Alternative syntax for method update


#1

Currently, we can define a function using

def update(k1: K1, k2: K2, ... kn: KN, v: V) = ...

Then we can use this as

this(k1, k2, …, kn) = v

as a syntactic sugar.

However, for some type (e.g. NdArray: n-dimensional arrays), the number of keys is not a constant number: it may be changed. I propose that we add the following declaration:

def update(ks: K*)(v: V) = ...

And if an update method with such shape is declared, the syntactic sugar

this(k1, k2, k3, ...) = v

is also allowed.


#2

You could just use a tuple…


#3

I agree, for an N-dimensional array, the “key” would just be a tuple of arity N.


#4

“just”? It’s true N-dimensional arrays take N keys. But this looks like you could “just” use shapeless to deal with arity-polymorphic tuples (not sure how hard, I confess I never learned to use shapeless)? I agree it might often be worth it, but I’m not sure why update should be restricted for using varargs—it seems irregular. I don’t implement every day weakly-typed tuple spaces (hello, Jini, been long dead?), far from it, but why the restriction?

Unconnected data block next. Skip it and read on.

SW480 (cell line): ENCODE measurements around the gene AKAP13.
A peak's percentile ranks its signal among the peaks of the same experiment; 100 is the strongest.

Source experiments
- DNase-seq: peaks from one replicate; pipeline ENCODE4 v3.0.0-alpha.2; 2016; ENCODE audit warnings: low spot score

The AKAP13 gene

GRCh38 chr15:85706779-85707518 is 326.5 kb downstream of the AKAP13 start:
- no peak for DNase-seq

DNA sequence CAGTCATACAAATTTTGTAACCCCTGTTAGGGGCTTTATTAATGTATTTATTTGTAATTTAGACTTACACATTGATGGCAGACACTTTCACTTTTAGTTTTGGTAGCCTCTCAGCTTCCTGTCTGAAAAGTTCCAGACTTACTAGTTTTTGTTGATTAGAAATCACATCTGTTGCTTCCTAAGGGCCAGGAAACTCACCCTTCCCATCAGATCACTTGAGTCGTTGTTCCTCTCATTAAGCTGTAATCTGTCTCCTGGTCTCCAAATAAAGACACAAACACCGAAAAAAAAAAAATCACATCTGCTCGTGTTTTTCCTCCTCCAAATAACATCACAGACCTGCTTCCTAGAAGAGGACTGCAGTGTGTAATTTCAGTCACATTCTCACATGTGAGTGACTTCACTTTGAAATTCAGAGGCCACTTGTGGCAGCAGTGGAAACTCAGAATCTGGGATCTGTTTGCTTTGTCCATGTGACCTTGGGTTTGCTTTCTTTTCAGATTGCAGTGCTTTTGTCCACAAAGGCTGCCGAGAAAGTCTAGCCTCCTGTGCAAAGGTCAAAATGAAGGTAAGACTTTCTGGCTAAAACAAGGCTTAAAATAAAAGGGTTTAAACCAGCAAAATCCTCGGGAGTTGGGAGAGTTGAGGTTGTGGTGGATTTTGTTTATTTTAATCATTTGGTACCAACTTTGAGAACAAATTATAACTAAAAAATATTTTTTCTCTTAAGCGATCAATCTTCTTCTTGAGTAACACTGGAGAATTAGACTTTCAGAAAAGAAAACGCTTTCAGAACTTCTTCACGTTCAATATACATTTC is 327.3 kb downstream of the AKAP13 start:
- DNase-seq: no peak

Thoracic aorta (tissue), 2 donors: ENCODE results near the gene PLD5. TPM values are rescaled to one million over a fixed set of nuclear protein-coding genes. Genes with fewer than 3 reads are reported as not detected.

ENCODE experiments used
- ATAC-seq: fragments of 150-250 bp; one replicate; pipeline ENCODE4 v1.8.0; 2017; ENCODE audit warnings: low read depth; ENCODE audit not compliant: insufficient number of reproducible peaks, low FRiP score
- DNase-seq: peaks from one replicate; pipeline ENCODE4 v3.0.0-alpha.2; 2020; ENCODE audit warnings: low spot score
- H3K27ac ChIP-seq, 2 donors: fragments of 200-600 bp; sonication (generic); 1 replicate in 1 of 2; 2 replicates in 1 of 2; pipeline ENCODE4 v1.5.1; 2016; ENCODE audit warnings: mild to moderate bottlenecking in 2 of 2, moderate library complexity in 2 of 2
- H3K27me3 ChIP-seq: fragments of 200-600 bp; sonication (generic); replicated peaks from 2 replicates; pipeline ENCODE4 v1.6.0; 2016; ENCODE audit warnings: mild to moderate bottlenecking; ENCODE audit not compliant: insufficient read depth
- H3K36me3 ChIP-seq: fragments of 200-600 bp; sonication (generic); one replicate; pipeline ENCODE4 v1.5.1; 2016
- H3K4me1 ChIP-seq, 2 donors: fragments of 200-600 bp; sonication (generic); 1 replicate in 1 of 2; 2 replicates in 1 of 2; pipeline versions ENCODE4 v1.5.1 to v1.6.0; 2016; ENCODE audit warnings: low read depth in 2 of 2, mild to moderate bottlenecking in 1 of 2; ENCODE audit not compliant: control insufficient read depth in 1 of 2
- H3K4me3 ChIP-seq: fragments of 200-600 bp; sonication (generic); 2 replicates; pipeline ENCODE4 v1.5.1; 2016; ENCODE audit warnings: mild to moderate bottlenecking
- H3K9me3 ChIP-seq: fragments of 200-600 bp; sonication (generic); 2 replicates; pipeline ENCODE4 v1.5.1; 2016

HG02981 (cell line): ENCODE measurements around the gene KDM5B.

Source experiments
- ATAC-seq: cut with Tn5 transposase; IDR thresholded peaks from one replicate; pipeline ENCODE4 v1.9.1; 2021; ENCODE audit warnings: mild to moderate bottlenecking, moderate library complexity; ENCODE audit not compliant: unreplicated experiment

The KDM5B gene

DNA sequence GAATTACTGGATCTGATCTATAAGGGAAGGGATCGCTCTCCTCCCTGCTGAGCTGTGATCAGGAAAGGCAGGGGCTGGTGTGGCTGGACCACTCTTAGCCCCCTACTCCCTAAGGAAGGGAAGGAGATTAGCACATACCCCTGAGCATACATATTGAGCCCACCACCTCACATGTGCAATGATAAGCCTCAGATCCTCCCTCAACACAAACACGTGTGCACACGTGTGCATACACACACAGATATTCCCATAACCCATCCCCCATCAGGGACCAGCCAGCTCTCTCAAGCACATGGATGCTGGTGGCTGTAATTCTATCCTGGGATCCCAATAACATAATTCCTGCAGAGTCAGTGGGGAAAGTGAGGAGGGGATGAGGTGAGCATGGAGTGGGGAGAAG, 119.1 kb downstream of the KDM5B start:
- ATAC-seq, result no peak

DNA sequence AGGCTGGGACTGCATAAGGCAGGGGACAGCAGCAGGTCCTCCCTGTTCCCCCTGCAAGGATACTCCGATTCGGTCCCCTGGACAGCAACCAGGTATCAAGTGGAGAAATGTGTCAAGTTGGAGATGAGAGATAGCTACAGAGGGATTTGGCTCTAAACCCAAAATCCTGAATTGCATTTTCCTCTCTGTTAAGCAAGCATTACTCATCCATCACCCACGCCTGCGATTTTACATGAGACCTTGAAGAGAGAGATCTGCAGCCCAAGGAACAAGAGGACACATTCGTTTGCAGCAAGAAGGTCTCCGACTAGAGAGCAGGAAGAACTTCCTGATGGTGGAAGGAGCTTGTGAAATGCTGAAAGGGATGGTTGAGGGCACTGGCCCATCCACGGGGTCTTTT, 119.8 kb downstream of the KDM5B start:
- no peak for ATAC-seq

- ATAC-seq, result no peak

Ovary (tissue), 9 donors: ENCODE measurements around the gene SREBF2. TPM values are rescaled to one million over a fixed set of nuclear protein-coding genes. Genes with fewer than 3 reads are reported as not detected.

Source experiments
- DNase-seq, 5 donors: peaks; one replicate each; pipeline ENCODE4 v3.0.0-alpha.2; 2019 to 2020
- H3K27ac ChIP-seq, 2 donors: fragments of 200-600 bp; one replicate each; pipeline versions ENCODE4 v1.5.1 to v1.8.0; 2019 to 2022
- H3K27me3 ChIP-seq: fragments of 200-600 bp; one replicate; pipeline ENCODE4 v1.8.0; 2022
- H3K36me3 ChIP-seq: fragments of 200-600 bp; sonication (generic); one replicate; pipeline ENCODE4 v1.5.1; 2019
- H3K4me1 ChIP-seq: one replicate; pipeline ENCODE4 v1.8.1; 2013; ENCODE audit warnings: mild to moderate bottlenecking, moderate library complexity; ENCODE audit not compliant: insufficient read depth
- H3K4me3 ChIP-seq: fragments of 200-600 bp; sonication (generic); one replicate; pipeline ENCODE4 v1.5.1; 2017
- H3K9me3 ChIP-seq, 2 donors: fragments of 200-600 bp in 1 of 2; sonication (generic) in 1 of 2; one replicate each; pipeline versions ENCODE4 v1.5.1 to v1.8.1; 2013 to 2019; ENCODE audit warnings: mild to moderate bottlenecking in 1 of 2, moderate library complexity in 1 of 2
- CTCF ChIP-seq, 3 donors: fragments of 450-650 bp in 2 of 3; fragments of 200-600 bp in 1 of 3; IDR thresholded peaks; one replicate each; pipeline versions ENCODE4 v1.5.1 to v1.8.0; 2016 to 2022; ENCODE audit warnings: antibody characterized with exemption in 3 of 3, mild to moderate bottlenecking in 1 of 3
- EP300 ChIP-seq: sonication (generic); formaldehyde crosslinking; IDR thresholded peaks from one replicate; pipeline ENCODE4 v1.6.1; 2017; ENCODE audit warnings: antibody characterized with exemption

#5

Who said anything about shapeless? Are you abstracting over arities?

It might be easier to discuss with a more concrete use case.


#6

Talking about N-dimensional arrays abstracts over N, hence the arity of array indexing. Maybe then the OP writes NdArray1, NdArray2, and so on, but to me the whole OP hints at one class for all N, sth. like:

class NdArray[K, V](n: Int) {
  def apply(ks: K*): V = ... // this already works
  def update(ks: K*)(v: V) = ... // this doesn't yet
}

#7

yeah that’s exactly my use case.

If we could write NdArray[N <: Int] with some typelevel tricks it’ll also be ok.


#8

It does seem odd that you can’t use an arbitrary argument list there. I would expect this(...) = foo to correspond to this.update(...)(foo) no matter what the arguments are.